On the 4th January 2011, whales came to Mahia. It’s not a new event; often whales beach themselves on the sand. Partly this is because the gradient from the water to beach changes so gradually and partly it’s because Mokotahi Hill was once Mokotahi Island, and the gap between the hill and the rest of Mahia was possibly once a short cut from the bay into the Pacific Ocean.
The last ones that beached themselves were a mother Pygmy Sperm Whale and her calf. The lone (and now sadly deceased) dolphin, Moko (yes, named after Mokotahi) guided them back to safety.
This is how far off shore we were, when we first saw the pod. That’s Mokotahi Hill. From a different angle, this is what we saw:
There were the whales! They were only a few metres away from us. And they were playing: rolling on their backs, diving and generally having a whale of a time (hee, hee). The great thing was, this time, they wouldn’t beach. With the pod were some very bossy dolphins. One was leading them out into the ocean.
Others chased and hounded them until they did what they were told, and moved away from danger.
What’s more, later on that morning my sister-in-law saw a larger pod of dolphins headed toward the group. They were coming to help!
How’s that for inter-species co-operation? Particularly impressive when you consider that they are in competition for the same food.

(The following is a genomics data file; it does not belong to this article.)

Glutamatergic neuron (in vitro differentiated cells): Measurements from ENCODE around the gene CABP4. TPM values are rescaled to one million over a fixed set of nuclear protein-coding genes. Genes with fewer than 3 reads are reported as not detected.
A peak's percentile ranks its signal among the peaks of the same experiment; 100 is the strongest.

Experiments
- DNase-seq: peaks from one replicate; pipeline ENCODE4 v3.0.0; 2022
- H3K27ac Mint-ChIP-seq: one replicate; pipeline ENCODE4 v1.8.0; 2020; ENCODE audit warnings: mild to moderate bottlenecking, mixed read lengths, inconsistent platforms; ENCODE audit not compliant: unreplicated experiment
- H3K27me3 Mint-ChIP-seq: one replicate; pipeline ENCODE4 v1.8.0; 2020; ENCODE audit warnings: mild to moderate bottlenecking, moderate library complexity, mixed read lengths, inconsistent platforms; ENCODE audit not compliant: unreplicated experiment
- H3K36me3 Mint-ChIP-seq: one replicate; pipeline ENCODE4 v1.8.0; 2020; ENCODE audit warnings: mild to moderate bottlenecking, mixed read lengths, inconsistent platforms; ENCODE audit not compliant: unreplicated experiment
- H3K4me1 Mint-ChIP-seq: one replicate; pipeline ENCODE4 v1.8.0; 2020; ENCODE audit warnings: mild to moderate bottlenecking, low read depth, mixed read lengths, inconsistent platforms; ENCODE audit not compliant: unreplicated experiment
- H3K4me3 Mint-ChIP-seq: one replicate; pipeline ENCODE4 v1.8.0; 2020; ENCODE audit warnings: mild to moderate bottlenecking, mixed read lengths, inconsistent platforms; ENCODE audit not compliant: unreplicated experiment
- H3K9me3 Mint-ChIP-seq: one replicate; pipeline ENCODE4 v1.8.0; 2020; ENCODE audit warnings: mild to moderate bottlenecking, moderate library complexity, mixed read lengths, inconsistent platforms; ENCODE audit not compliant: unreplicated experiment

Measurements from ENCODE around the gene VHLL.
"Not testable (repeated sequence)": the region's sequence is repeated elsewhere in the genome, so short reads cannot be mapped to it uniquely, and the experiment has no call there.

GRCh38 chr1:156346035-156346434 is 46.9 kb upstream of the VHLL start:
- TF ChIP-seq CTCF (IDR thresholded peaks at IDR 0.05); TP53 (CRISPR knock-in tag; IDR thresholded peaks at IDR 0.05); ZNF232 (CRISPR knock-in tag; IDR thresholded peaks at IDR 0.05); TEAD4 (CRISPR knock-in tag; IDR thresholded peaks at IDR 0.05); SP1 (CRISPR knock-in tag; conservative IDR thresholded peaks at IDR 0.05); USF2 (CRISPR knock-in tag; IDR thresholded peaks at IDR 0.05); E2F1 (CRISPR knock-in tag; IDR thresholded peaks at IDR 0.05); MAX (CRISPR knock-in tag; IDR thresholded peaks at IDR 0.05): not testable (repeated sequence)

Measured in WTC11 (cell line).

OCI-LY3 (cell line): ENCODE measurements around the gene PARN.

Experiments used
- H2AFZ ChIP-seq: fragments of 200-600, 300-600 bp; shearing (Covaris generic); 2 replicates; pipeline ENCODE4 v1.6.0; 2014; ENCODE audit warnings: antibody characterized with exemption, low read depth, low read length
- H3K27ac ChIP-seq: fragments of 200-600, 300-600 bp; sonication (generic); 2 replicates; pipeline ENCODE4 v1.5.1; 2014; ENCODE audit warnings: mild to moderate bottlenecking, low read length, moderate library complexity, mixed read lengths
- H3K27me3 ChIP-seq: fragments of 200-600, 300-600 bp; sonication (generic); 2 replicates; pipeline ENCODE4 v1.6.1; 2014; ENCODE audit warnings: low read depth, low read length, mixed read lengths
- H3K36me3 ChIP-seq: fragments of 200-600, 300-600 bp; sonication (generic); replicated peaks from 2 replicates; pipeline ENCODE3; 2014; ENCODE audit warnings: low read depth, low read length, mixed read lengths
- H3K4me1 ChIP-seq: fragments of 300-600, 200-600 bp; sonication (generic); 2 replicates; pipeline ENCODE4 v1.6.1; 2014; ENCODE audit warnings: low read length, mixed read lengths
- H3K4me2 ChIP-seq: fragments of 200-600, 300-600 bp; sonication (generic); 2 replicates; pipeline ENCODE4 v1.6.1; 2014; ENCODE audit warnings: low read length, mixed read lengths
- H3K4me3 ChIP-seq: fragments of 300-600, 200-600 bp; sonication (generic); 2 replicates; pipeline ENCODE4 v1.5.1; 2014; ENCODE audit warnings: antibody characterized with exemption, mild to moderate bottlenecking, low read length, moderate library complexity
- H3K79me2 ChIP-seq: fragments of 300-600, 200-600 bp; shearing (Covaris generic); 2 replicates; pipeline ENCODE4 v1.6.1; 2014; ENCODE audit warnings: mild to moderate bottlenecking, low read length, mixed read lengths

Often I hear people arguing for and against children being involved in co-operative activities or competitive ones. Personally, I have no issue with spontaneous competition (let’s race to the gate). But when children are obsessed with winning or being the best or most beautiful – it’s a problem. Those children are caught up in what I call the self-esteem myth, and often have no other way of knowing they are ‘good enough’ except by measuring where they come in competitions. They live with the eternal hope that they will meet their (or their parents’) expectations, and often later develop eating-disorders, mistake sex for love, become binge drinkers or drug takers, and become a social-shell rather than a whole person. They are never content or satisfied. The difference, in personality, is obvious when we observe children who are self-assured. For them, winning doesn’t define who they are as people and the competitive drive is internal. These children are more likely to be gracious when they win and when they lose, and they are most likely to compete against themselves than others.
I’ve taught for years, and believe me no-one has to tell children who those are in the top Reading or Maths group – or who the best runners are, or who has the best singing voice. Even five-year olds, know. But do children need to have their sense of self caught up in their strengths? Or weaknesses? Aren’t they good enough – just because.
Life is competitive. But what’s the point of rising to the top in one’s field: if you can’t lead a team; or have no friends; or continuously fail at relationships? What’s the point of getting to the top in one area of your life, if it’s your only measure of personal success? All looks fade. All careers end. Many, many people die lonely. Personally, I’d rather our children were dolphins, competitive when truly, truly necessary but not worried about helping out the occasional whale.
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